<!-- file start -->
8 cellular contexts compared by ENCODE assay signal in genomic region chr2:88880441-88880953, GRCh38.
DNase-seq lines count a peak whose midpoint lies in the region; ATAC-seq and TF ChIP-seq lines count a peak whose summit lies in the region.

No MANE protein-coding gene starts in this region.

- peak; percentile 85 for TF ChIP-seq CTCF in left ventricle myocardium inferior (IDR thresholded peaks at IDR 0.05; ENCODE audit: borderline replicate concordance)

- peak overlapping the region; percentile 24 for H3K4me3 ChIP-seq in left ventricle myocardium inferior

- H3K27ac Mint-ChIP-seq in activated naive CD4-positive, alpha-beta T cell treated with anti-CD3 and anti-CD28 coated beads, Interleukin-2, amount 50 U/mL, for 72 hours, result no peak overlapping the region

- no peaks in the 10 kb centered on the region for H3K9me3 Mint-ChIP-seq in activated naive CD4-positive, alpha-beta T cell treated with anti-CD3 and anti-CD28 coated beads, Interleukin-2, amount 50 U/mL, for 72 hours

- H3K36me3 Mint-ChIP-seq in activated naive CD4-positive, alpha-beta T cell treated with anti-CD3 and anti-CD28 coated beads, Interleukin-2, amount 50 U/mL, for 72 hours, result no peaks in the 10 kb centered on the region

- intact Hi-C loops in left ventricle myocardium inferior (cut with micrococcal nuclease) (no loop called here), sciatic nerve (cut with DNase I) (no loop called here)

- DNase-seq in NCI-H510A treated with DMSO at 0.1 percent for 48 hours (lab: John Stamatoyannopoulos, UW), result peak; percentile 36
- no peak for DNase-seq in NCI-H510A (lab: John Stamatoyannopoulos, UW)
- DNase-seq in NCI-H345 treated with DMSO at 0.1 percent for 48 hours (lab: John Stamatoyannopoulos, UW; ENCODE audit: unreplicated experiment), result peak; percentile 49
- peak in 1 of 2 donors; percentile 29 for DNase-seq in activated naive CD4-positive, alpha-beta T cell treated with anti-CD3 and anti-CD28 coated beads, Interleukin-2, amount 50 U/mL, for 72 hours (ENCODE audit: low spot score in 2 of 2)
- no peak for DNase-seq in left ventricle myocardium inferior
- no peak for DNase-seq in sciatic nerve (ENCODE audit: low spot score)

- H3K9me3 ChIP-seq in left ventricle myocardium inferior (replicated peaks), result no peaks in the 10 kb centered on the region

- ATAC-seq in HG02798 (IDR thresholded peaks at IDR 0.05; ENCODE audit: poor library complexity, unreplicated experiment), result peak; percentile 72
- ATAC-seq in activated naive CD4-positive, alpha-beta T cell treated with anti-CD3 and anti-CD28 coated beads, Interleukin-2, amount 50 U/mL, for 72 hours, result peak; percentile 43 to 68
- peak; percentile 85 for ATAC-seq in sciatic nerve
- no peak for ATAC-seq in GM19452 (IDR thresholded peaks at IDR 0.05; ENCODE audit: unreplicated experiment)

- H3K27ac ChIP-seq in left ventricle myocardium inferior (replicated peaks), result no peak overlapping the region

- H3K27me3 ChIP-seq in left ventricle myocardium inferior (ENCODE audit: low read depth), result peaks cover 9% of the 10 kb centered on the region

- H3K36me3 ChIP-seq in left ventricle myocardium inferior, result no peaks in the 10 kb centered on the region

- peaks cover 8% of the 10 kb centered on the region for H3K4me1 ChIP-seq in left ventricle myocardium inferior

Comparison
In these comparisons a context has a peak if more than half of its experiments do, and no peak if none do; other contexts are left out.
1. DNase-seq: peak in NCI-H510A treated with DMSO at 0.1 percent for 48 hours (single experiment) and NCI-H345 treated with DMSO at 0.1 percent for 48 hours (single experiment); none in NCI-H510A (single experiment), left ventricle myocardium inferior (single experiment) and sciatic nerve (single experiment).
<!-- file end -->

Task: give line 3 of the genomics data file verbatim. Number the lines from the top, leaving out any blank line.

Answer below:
No MANE protein-coding gene starts in this region.